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Hey everyone! This is the latest image I've been working on. I'm having some issues adding that last layer of detail.
Do I need to be cleaning up/tightening edges? Rendering surfaces out more?
Well, the good news is what you've got so far is quite good, a strong basis for an illustration. The bad news is you're talking like it's near completion when this looks like it's in its earliest stages, some rough greyscale rendering with an initial colour pass. First, work on your colours - right now, it's very paint by numbers. Explore warms and cools. Play with skintones - skin has so much colour in it. Then work on refining and rendering out. Looser painting is okay if you know how to use it stylistically, but right now, it just looks unfinished. (My eyes are drawn to the hands, especially.) Edges and surfaces both.
The composition needs a bit of work, but mostly just because of all that empty space; you could do wonders with a bit of a crop and some more interesting clouds. Also, watch that tangent between the mountain and the sword hilt. It would help for you to post it a little smaller, on my screen, at least, I couldn't see the whole image without scrolling.
Thanks! This is great feedback. I'll get to work!
Also, if you could direct me to any good resources/videos on color in general, that would be amazing.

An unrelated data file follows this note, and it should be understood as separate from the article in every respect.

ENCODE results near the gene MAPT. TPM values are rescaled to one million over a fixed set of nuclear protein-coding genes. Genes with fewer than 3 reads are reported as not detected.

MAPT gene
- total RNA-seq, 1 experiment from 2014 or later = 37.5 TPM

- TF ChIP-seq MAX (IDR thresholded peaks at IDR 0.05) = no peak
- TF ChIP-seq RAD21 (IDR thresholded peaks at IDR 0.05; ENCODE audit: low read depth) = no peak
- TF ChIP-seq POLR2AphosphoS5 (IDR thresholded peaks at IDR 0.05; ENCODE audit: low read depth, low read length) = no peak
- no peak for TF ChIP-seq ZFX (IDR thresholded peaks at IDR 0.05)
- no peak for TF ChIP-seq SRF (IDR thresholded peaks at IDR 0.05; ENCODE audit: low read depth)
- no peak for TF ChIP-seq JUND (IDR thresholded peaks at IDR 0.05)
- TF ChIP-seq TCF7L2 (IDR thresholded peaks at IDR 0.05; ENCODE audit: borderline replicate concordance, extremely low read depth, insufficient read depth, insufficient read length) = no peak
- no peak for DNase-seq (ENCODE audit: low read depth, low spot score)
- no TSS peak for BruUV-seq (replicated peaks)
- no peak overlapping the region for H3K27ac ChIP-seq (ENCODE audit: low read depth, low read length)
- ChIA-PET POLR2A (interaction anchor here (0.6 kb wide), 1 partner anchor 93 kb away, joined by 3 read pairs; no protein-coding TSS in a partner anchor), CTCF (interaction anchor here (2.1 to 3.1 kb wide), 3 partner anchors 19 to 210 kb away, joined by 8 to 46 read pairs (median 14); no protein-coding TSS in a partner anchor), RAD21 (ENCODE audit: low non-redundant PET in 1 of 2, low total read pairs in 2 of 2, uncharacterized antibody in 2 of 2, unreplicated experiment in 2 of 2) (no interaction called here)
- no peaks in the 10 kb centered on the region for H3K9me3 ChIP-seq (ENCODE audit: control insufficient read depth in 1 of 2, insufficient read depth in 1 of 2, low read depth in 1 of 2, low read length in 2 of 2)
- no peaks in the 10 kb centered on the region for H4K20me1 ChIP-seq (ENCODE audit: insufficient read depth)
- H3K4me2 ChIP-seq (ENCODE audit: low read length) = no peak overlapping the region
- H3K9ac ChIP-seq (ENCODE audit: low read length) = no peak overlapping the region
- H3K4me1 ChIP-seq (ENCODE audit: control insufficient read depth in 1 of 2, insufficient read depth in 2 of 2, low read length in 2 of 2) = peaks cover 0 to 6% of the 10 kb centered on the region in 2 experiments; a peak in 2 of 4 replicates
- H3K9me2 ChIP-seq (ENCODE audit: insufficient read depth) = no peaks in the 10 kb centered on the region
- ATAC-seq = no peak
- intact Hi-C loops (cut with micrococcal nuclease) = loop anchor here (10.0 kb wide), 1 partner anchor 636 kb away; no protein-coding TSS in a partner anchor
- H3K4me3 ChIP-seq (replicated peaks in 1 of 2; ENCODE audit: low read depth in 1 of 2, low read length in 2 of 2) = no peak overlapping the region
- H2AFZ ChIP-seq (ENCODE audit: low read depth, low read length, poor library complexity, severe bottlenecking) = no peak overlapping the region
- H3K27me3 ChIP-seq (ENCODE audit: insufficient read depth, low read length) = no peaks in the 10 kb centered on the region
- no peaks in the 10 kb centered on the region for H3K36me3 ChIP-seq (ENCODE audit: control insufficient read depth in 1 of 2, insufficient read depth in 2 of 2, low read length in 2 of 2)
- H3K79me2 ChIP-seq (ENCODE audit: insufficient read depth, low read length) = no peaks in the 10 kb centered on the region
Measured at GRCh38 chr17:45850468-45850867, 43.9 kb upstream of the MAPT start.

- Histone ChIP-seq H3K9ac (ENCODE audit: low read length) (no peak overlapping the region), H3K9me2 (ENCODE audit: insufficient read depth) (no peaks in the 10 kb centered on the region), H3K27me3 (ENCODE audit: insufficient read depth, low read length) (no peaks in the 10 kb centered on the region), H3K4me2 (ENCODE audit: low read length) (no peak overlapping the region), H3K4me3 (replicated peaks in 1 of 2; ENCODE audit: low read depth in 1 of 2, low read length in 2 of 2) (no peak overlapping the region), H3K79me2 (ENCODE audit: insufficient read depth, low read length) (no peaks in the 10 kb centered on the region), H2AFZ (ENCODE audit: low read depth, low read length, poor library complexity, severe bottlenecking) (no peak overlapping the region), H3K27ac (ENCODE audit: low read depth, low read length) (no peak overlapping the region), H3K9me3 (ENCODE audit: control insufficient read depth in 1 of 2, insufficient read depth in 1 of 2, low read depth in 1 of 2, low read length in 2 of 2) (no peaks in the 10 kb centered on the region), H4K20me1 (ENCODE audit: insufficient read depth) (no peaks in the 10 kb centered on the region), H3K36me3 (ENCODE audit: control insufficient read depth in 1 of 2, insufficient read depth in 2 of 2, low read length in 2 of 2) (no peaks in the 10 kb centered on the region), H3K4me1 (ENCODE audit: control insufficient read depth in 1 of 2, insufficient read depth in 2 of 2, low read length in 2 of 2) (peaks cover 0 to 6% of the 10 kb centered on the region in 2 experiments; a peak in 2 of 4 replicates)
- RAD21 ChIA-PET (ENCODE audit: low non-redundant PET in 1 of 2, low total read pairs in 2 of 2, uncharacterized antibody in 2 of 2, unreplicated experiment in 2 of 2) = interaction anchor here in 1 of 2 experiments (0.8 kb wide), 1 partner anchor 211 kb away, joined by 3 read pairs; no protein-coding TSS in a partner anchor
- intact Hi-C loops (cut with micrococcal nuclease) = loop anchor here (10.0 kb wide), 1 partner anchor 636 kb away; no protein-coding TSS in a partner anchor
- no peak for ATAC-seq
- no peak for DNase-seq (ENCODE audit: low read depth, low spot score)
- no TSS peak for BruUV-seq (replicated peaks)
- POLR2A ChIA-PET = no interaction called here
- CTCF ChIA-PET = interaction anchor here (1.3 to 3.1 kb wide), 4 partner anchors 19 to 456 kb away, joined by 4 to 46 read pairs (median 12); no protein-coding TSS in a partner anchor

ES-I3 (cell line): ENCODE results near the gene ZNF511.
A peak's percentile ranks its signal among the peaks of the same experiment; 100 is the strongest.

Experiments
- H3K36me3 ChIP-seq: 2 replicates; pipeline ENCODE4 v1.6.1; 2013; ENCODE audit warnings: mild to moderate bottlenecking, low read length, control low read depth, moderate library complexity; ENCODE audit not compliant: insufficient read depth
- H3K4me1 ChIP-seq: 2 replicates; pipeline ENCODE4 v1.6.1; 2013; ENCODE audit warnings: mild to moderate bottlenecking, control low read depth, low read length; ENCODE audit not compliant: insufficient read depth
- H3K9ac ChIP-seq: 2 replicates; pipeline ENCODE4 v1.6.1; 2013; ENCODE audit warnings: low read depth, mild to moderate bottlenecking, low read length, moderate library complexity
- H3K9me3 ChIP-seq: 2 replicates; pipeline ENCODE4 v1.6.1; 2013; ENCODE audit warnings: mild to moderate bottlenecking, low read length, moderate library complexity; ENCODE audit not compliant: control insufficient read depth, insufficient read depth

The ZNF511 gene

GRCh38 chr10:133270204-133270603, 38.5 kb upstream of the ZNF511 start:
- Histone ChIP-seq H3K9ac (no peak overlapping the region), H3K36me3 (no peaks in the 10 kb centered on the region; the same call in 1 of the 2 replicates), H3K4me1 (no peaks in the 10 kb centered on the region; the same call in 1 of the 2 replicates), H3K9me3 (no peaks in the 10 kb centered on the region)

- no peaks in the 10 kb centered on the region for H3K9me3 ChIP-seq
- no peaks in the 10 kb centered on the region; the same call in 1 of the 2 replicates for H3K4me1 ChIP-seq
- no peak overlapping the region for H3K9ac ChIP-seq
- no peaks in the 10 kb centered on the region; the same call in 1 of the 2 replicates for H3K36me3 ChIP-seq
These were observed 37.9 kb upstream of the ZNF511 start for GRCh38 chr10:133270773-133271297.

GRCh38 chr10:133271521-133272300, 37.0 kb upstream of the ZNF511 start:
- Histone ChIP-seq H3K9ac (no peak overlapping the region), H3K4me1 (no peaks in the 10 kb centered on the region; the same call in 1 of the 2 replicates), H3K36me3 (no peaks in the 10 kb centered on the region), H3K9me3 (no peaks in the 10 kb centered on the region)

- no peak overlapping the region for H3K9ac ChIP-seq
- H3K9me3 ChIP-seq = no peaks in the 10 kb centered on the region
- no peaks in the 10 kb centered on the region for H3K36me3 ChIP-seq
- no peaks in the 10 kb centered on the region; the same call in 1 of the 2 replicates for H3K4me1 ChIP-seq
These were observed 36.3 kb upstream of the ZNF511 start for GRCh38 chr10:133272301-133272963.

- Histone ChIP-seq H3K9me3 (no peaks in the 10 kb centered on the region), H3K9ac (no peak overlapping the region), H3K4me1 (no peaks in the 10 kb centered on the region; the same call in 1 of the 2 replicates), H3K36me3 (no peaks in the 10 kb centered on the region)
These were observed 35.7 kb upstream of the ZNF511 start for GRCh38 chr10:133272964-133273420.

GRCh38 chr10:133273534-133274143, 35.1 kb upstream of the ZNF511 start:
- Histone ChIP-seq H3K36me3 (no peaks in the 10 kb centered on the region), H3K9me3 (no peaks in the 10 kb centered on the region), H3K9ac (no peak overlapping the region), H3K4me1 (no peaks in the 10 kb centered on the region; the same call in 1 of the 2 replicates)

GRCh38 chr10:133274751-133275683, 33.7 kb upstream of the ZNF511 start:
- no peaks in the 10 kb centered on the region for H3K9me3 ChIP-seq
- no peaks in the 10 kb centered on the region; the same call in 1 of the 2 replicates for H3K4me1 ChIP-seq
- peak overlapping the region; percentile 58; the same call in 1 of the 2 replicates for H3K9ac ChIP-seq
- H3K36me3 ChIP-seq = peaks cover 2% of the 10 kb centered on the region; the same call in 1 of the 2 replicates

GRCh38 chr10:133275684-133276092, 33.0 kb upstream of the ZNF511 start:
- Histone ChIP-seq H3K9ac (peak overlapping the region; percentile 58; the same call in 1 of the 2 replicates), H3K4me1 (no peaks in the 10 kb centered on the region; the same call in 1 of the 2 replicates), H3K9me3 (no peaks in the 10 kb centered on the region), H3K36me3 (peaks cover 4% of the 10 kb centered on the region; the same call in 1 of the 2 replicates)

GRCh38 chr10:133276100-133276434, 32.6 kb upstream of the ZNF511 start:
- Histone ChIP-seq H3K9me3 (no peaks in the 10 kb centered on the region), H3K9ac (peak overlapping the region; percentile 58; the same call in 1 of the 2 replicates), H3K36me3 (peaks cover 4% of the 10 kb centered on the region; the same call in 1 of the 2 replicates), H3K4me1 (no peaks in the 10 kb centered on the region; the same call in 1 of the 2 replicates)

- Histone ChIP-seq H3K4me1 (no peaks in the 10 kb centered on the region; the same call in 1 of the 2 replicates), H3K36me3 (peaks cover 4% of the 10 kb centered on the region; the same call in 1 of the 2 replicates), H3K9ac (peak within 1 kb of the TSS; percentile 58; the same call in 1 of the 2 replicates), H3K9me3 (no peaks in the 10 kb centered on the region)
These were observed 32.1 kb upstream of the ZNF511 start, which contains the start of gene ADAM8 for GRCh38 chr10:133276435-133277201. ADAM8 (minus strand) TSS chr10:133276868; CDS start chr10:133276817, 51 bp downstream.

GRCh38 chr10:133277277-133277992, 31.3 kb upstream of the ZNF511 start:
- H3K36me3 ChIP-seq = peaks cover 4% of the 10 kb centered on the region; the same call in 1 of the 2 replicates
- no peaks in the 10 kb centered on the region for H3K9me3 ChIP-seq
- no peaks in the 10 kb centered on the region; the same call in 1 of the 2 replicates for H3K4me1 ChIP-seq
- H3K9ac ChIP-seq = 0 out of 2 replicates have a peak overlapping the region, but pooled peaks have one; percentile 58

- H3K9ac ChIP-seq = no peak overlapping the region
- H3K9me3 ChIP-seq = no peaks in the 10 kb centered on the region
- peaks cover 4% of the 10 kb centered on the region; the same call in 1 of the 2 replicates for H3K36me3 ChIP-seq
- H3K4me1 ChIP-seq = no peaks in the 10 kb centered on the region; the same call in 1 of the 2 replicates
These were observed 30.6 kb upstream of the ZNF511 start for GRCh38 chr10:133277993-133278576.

Well you just missed the on-demand sale which was pretty good on here
Anyhoos... I wanted to draw your attention to a bigger problem than finish (in my opinion) right now. Although as revidescent said, the fact that you feel it's close to being finished is a bit concerning. How long have you spent on this? As a benchmark I reckon 20-30 hours is a decent amount of time for a piece of professional illustration work. Those applibot cards you see all the time would be in that region most likely.
The lighting is very inconsistent in your piece right now - this needs fixing if you want to make the piece believable. Here's a paintover to try and illustrate the main problem areas that I could spot...
Excellent. Some great points. I think one of my big problems is confusing a piece of concept art with a finished illustration. I feel like I should get a piece done in a few hours, and am not realizing just how long a nice finished piece of artwork can/should take to complete.
Here's another piece I started working on, maybe about 3 hours in? I spent more time cleaning up and rendering a few areas.
Some more work on the knight sketch. Added some more clouds to fill the empty space to the left of the knight. Knocked back some of the brighter gradient transitions on the helmet and on the shoulder. Refining face and hands. So much work to do!